“There's commercial aspects to that, I suppose, but it's not entirely commercial.” said Cutting.

Proprietary versus Open Source

The commercial world of what has, irksomely, been dubbed “big data” poses some interesting questions to the more simple narrative which sees the big bad proprietary giants challenged by revolutionary guerilla open-source hackers. The apparent market place of open-source technologies has been well established, reckoned Cutting.

“It depends on the domain,” he told us. “If you're talking about platform technologies that store and process data I think we're seeing open source winning again and again and again. I think on the other hand for services, things that people subscribe to, some service that is implemented by software, people don't necessarily expect that to be open source.”

You don't expect Facebook,you don't expect Google Search, you don't expect Salesforce to be open source software. That's a service that you use, and I think that's more the direction that things are headed. I think in a lot of ways Cloudera Manager is a service that people run on premises to help maange their cluster. It isn't their data, it's rather something that helps them manage their data and manage their services, their open-source software stack.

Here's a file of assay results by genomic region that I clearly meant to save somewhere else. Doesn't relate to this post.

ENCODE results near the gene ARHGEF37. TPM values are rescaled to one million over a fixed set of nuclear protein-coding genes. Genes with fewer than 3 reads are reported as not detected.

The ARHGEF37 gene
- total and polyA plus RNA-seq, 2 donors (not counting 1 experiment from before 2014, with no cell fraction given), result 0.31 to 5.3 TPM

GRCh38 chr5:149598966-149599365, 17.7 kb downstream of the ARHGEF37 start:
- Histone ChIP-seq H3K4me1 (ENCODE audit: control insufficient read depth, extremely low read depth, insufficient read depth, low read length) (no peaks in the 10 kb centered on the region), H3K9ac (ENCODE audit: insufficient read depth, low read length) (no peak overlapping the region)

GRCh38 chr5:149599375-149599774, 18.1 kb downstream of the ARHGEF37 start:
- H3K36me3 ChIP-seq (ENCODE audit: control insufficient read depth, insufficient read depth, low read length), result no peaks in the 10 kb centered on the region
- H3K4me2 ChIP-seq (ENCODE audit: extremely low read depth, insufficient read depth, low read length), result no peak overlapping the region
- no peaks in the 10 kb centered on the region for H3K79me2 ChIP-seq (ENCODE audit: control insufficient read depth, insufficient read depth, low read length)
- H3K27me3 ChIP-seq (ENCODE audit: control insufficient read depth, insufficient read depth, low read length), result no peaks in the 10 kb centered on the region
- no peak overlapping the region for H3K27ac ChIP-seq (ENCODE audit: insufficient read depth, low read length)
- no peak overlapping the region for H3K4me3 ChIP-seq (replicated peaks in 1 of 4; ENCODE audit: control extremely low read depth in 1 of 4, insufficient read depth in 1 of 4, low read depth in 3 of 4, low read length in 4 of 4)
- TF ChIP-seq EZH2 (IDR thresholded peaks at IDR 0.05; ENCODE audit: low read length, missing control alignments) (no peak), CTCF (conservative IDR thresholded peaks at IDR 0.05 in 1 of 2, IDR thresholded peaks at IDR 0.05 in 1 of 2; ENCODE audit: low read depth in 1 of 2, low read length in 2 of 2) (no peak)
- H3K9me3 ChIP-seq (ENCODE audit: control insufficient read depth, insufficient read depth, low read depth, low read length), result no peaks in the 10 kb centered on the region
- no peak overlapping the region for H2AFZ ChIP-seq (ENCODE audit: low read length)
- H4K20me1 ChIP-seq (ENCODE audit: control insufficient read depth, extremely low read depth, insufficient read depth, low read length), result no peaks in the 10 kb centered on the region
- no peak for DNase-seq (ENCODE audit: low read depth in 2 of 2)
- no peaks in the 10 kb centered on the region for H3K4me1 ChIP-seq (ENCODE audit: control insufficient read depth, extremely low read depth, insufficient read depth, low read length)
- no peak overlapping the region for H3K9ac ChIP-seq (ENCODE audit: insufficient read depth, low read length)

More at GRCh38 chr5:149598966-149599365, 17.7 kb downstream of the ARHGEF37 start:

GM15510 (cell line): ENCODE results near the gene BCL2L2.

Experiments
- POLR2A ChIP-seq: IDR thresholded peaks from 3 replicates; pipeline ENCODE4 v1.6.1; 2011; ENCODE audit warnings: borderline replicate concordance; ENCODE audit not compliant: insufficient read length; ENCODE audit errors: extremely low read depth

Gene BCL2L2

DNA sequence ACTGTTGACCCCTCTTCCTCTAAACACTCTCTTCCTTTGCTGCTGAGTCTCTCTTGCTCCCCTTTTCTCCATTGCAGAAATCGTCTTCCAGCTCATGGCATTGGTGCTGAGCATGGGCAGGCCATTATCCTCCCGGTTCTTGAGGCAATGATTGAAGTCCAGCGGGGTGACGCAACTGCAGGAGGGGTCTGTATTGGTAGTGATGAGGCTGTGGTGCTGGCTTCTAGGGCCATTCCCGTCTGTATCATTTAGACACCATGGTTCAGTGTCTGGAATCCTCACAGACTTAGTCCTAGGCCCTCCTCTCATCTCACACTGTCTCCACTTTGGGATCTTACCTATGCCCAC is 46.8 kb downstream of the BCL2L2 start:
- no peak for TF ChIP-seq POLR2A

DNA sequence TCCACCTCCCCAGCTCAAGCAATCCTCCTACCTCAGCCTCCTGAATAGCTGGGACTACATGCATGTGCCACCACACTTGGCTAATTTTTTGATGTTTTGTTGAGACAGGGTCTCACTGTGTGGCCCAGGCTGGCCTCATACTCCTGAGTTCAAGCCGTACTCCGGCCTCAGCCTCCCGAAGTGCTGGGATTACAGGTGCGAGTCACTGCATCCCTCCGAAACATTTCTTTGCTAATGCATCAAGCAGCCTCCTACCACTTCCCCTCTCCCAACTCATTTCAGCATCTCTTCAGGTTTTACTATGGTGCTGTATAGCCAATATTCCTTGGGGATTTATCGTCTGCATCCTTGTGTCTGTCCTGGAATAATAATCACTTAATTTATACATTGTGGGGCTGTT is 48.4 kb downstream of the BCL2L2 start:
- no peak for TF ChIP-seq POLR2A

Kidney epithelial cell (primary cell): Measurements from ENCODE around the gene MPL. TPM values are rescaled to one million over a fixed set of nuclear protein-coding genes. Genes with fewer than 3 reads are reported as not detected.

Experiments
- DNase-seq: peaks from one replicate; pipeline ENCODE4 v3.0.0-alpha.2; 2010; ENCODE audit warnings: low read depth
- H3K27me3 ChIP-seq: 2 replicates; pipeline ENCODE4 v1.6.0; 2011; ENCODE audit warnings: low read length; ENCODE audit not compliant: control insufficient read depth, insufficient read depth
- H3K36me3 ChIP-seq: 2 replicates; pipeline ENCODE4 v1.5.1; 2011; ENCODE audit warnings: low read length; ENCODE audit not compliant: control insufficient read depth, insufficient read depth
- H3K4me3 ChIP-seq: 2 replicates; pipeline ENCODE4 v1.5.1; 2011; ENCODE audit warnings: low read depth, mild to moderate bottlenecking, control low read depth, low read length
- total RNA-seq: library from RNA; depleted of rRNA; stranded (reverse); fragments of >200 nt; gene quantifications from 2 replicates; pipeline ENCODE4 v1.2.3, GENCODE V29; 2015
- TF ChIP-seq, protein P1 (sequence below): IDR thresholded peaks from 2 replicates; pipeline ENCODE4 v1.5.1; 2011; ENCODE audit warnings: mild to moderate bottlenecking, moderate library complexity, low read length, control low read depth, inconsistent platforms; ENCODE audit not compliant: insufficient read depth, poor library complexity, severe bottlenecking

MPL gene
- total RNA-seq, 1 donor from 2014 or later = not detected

We've gone from a world in which enterprises licensed implementations of relational databases for their own core technologies to a world in which the core technologies themselves and those implementations are open source, said Cutting.

“People are running them more and more in the cloud, and the services they use to manage them in the cloud is where I think the proprietary value is going to be,” he stated.

On the other hand, however, Cloudera has “seen that just paying for support calls won't sustain a vendor. That's not a viable business model,” said Cutting, before adding: “Hortonworks is obviously attempting that, and we'll see if they can actually achieve profitability on that basis. We've looked at it and we don't believe it can be done at the rates people are willing to pay for support.”